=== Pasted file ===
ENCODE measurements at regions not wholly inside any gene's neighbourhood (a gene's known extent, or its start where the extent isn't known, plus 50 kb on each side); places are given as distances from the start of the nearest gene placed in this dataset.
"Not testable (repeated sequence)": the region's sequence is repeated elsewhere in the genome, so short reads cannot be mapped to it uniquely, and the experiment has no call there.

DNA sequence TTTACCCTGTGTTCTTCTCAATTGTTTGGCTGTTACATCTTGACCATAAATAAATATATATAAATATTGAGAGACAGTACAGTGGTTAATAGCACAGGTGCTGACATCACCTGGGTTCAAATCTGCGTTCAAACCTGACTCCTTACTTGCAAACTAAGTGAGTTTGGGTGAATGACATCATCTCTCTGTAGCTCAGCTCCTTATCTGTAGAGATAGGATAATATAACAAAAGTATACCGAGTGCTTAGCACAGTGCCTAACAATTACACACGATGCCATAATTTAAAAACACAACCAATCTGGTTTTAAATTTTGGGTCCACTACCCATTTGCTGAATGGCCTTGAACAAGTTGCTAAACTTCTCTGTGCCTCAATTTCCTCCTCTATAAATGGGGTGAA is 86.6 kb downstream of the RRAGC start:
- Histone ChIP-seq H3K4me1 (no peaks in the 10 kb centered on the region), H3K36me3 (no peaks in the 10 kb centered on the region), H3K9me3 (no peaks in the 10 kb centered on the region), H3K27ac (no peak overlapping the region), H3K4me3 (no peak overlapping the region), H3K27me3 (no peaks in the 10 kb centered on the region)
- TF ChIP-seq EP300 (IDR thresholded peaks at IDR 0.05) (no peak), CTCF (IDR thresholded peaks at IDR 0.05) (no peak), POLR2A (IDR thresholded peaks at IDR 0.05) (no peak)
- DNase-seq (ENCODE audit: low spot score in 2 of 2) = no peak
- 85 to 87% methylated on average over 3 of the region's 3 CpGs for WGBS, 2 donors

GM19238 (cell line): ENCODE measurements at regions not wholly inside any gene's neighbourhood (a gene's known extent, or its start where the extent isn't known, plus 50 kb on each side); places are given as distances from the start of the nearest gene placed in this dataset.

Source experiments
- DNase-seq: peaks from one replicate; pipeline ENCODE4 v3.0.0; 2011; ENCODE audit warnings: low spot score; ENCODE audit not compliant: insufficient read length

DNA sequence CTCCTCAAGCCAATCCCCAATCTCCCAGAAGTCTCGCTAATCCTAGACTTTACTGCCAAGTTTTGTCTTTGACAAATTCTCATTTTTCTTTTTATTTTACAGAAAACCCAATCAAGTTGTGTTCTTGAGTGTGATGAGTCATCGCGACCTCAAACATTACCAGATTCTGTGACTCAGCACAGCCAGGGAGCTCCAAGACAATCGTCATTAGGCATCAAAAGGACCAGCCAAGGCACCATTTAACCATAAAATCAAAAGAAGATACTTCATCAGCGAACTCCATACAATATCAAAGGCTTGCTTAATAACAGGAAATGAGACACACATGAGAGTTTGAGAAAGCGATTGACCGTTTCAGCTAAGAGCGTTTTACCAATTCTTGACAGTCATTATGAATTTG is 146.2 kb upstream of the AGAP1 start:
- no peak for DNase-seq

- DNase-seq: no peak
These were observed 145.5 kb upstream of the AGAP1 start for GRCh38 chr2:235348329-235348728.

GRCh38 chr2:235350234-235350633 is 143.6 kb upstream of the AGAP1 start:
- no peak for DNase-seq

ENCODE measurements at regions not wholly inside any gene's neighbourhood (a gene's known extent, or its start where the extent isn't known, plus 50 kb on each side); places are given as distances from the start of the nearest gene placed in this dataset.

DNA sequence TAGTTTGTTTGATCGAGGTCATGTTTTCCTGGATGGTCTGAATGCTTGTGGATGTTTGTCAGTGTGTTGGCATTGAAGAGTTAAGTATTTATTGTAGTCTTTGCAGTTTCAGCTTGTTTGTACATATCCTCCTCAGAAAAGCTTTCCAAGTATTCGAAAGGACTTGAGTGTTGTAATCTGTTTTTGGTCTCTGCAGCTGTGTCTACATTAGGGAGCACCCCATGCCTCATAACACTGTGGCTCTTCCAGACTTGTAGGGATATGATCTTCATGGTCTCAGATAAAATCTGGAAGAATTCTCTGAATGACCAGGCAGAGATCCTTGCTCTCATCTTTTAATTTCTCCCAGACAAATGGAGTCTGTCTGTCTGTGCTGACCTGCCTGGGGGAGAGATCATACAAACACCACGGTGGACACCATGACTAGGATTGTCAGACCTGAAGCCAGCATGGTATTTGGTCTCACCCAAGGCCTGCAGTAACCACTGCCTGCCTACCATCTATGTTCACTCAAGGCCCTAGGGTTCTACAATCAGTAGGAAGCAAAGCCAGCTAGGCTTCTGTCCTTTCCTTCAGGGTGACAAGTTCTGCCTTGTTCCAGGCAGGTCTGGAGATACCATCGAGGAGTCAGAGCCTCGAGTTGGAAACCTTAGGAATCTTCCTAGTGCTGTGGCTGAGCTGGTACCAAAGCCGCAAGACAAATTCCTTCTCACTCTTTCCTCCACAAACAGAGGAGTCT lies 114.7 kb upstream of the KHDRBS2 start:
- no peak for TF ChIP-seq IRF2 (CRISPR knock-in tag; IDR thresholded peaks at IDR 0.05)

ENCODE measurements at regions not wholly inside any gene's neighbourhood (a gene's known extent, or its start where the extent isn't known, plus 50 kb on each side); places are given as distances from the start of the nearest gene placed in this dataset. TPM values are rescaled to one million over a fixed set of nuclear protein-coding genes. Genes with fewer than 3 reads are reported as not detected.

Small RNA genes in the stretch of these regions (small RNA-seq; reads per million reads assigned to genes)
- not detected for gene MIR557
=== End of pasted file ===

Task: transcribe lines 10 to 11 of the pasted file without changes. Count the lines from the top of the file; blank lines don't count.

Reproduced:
- DNase-seq: peaks from one replicate; pipeline ENCODE4 v3.0.0; 2011; ENCODE audit warnings: low spot score; ENCODE audit not compliant: insufficient read length

DNA sequence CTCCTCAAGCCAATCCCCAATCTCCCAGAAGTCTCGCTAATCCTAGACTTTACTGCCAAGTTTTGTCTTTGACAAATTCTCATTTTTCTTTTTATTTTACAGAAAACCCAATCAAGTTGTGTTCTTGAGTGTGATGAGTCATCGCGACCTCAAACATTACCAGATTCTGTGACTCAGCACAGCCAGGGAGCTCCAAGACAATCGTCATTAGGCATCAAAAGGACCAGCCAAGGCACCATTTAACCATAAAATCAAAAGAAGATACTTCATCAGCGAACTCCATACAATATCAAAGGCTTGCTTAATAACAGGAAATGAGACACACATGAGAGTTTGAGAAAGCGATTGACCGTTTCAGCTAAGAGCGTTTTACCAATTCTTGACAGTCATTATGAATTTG is 146.2 kb upstream of the AGAP1 start: